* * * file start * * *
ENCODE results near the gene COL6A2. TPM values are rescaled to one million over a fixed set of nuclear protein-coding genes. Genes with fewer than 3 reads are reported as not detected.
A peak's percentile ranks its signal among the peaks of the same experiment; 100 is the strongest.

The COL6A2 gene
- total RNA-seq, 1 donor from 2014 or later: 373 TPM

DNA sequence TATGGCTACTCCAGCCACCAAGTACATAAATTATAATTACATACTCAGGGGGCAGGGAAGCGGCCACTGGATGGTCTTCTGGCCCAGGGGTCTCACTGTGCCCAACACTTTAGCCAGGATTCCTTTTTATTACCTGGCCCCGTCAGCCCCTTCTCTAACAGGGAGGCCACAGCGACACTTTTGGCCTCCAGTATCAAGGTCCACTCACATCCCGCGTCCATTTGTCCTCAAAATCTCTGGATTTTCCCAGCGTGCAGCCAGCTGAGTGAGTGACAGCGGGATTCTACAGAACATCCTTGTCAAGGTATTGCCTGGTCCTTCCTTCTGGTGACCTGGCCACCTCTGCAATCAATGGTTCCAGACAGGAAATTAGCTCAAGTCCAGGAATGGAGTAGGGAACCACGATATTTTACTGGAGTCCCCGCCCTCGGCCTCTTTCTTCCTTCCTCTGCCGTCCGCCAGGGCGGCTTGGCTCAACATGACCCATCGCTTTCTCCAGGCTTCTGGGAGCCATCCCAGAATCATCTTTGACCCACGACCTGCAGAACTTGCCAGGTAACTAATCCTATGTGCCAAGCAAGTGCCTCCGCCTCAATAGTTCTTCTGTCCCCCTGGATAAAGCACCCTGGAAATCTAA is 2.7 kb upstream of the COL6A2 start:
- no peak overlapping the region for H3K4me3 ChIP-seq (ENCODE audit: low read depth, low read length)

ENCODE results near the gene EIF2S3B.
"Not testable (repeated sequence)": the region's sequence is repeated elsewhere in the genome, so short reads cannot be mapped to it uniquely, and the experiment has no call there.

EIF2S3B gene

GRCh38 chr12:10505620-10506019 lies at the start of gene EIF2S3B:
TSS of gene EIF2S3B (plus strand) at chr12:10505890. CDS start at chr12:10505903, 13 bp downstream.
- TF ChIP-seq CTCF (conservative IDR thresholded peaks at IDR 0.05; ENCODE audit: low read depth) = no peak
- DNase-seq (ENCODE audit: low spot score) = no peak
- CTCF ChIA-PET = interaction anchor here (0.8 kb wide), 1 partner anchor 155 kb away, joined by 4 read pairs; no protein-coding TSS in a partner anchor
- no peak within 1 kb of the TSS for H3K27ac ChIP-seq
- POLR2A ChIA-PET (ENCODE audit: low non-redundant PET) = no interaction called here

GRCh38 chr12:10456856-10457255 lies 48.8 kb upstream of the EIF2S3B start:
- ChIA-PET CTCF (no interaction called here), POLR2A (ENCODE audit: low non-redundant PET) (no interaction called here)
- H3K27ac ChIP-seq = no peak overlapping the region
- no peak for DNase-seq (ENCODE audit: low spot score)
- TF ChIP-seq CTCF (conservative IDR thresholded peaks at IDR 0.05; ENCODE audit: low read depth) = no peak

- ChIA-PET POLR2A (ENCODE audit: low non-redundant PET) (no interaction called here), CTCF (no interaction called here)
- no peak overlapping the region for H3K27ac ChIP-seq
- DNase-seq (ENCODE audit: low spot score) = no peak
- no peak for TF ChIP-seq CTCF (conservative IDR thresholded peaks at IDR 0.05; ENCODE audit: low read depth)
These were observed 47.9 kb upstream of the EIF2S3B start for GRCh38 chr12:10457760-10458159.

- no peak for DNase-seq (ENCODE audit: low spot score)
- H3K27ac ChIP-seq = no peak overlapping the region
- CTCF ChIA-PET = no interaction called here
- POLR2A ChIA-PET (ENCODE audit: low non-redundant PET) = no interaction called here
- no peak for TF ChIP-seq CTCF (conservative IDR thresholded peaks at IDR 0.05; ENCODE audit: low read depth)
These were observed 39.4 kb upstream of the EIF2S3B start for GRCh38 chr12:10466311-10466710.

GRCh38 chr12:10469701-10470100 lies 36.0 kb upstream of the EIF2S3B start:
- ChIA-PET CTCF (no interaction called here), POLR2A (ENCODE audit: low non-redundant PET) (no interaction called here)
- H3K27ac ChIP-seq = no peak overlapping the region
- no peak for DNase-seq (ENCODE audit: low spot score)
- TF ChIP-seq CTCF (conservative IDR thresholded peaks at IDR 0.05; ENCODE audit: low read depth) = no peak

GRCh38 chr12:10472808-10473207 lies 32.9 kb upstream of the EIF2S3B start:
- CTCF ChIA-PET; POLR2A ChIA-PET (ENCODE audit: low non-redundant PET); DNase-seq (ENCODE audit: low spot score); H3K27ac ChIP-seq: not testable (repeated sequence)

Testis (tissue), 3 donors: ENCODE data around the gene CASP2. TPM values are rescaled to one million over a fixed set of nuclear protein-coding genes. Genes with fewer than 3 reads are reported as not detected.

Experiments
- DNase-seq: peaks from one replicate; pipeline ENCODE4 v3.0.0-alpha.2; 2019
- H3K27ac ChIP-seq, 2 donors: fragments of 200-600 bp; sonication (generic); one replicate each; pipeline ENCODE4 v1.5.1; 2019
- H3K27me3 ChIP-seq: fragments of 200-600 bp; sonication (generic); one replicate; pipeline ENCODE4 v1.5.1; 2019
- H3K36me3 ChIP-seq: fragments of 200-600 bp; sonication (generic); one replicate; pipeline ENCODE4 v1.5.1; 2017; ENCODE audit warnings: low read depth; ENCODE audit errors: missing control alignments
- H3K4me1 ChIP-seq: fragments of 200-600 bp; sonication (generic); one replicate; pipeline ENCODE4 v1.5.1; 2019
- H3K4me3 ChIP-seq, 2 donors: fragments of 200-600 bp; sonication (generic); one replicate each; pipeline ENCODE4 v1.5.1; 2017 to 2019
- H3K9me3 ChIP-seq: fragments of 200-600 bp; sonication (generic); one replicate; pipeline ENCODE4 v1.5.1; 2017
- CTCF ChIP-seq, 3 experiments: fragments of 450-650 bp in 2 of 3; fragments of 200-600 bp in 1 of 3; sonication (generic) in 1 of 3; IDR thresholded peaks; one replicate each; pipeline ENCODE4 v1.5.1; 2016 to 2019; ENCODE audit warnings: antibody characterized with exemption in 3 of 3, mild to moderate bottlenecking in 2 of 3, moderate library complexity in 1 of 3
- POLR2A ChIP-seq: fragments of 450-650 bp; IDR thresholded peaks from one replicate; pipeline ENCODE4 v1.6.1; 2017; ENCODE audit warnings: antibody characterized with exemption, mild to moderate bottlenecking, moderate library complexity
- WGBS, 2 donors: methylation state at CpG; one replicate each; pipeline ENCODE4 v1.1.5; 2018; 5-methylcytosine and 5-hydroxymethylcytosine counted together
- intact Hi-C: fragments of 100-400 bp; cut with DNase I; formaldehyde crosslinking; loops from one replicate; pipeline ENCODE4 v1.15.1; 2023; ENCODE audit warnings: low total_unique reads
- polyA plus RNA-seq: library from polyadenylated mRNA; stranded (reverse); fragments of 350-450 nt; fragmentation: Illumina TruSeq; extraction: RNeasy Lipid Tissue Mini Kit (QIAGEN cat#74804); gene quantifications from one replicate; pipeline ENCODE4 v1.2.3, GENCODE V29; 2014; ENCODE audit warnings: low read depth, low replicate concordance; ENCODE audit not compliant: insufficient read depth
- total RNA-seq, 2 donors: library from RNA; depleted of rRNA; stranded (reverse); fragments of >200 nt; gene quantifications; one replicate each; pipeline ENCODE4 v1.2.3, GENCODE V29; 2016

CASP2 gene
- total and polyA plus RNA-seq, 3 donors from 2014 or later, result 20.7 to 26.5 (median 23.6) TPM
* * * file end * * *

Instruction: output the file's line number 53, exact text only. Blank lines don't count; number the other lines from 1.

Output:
- polyA plus RNA-seq: library from polyadenylated mRNA; stranded (reverse); fragments of 350-450 nt; fragmentation: Illumina TruSeq; extraction: RNeasy Lipid Tissue Mini Kit (QIAGEN cat#74804); gene quantifications from one replicate; pipeline ENCODE4 v1.2.3, GENCODE V29; 2014; ENCODE audit warnings: low read depth, low replicate concordance; ENCODE audit not compliant: insufficient read depth